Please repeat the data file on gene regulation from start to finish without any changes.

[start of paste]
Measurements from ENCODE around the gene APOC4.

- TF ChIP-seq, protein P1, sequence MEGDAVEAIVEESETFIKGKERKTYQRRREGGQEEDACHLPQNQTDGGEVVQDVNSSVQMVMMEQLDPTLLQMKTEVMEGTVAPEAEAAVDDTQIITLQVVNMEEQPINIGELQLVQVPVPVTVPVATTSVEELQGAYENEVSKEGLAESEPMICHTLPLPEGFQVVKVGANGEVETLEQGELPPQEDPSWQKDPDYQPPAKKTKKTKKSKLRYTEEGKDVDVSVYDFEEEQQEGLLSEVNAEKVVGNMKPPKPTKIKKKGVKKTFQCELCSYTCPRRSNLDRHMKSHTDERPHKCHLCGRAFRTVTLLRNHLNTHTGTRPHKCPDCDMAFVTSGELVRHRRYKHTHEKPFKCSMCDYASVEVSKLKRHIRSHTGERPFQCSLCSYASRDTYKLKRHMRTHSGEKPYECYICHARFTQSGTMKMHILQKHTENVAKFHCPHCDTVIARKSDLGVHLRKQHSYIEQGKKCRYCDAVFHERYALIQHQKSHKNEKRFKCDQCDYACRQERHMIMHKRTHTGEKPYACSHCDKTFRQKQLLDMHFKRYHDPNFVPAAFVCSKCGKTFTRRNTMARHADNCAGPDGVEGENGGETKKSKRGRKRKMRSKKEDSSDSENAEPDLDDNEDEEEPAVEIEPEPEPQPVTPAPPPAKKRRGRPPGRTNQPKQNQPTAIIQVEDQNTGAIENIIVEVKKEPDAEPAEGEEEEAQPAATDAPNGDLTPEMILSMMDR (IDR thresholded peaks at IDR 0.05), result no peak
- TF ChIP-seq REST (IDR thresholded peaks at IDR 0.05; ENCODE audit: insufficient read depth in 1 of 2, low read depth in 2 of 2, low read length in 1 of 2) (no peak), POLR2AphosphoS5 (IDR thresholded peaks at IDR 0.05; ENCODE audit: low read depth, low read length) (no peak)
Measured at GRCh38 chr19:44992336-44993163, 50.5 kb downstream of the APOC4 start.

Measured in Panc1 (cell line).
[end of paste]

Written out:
Measurements from ENCODE around the gene APOC4.

- TF ChIP-seq, protein P1, sequence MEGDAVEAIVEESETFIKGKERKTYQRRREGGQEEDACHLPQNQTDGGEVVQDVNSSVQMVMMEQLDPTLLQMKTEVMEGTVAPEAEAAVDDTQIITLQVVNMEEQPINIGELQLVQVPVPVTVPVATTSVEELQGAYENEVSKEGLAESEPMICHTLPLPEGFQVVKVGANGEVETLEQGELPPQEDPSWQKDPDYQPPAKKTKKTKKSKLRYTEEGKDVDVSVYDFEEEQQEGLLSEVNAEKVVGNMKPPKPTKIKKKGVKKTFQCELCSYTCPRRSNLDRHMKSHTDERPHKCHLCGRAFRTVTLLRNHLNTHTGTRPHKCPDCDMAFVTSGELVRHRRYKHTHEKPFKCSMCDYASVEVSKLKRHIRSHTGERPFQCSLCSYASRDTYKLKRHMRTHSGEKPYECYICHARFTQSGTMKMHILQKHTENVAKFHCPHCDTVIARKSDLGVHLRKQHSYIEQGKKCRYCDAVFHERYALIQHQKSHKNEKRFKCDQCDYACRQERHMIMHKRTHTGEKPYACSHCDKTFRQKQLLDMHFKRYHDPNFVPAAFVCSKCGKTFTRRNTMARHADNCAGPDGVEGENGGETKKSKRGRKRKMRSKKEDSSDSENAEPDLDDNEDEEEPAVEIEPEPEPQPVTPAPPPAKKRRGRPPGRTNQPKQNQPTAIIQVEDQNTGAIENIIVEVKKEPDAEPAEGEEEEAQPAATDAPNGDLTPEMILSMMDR (IDR thresholded peaks at IDR 0.05), result no peak
- TF ChIP-seq REST (IDR thresholded peaks at IDR 0.05; ENCODE audit: insufficient read depth in 1 of 2, low read depth in 2 of 2, low read length in 1 of 2) (no peak), POLR2AphosphoS5 (IDR thresholded peaks at IDR 0.05; ENCODE audit: low read depth, low read length) (no peak)
Measured at GRCh38 chr19:44992336-44993163, 50.5 kb downstream of the APOC4 start.

Measured in Panc1 (cell line).